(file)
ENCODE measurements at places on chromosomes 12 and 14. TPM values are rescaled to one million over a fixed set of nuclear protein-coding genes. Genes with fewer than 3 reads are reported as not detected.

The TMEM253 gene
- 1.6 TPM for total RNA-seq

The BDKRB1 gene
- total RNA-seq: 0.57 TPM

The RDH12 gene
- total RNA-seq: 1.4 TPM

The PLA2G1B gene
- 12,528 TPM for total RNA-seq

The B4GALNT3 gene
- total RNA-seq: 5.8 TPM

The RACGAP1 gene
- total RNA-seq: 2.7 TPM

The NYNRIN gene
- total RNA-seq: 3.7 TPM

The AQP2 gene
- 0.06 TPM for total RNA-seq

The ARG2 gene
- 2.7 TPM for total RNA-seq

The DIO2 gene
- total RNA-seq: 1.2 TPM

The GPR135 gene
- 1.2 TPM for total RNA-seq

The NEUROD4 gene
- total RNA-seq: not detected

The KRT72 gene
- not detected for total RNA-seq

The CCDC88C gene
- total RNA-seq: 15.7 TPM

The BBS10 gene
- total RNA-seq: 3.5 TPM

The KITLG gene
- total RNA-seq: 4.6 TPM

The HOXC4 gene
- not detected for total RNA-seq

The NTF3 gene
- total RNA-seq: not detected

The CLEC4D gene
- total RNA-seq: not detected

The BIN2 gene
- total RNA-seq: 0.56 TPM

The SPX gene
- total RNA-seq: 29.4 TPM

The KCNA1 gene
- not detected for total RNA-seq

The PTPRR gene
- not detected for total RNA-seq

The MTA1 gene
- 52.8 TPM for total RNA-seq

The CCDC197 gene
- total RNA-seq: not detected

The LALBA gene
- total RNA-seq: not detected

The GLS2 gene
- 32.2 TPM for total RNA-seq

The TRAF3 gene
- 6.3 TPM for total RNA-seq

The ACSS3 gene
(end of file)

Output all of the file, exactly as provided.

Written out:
ENCODE measurements at places on chromosomes 12 and 14. TPM values are rescaled to one million over a fixed set of nuclear protein-coding genes. Genes with fewer than 3 reads are reported as not detected.

The TMEM253 gene
- 1.6 TPM for total RNA-seq

The BDKRB1 gene
- total RNA-seq: 0.57 TPM

The RDH12 gene
- total RNA-seq: 1.4 TPM

The PLA2G1B gene
- 12,528 TPM for total RNA-seq

The B4GALNT3 gene
- total RNA-seq: 5.8 TPM

The RACGAP1 gene
- total RNA-seq: 2.7 TPM

The NYNRIN gene
- total RNA-seq: 3.7 TPM

The AQP2 gene
- 0.06 TPM for total RNA-seq

The ARG2 gene
- 2.7 TPM for total RNA-seq

The DIO2 gene
- total RNA-seq: 1.2 TPM

The GPR135 gene
- 1.2 TPM for total RNA-seq

The NEUROD4 gene
- total RNA-seq: not detected

The KRT72 gene
- not detected for total RNA-seq

The CCDC88C gene
- total RNA-seq: 15.7 TPM

The BBS10 gene
- total RNA-seq: 3.5 TPM

The KITLG gene
- total RNA-seq: 4.6 TPM

The HOXC4 gene
- not detected for total RNA-seq

The NTF3 gene
- total RNA-seq: not detected

The CLEC4D gene
- total RNA-seq: not detected

The BIN2 gene
- total RNA-seq: 0.56 TPM

The SPX gene
- total RNA-seq: 29.4 TPM

The KCNA1 gene
- not detected for total RNA-seq

The PTPRR gene
- not detected for total RNA-seq

The MTA1 gene
- 52.8 TPM for total RNA-seq

The CCDC197 gene
- total RNA-seq: not detected

The LALBA gene
- total RNA-seq: not detected

The GLS2 gene
- 32.2 TPM for total RNA-seq

The TRAF3 gene
- 6.3 TPM for total RNA-seq

The ACSS3 gene